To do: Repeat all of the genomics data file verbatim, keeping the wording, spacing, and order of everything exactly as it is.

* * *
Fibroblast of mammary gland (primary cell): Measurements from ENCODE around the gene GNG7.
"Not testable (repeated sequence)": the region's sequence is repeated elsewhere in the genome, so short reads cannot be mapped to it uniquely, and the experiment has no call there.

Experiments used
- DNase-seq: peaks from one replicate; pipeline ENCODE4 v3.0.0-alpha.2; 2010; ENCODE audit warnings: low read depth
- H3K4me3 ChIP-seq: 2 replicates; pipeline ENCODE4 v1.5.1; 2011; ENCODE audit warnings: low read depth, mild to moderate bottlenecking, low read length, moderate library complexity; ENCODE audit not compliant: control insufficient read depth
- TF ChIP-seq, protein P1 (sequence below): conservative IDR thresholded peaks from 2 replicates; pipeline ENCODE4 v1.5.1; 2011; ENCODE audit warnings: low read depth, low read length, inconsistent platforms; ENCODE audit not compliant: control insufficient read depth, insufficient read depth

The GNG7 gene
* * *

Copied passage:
Fibroblast of mammary gland (primary cell): Measurements from ENCODE around the gene GNG7.
"Not testable (repeated sequence)": the region's sequence is repeated elsewhere in the genome, so short reads cannot be mapped to it uniquely, and the experiment has no call there.

Experiments used
- DNase-seq: peaks from one replicate; pipeline ENCODE4 v3.0.0-alpha.2; 2010; ENCODE audit warnings: low read depth
- H3K4me3 ChIP-seq: 2 replicates; pipeline ENCODE4 v1.5.1; 2011; ENCODE audit warnings: low read depth, mild to moderate bottlenecking, low read length, moderate library complexity; ENCODE audit not compliant: control insufficient read depth
- TF ChIP-seq, protein P1 (sequence below): conservative IDR thresholded peaks from 2 replicates; pipeline ENCODE4 v1.5.1; 2011; ENCODE audit warnings: low read depth, low read length, inconsistent platforms; ENCODE audit not compliant: control insufficient read depth, insufficient read depth

The GNG7 gene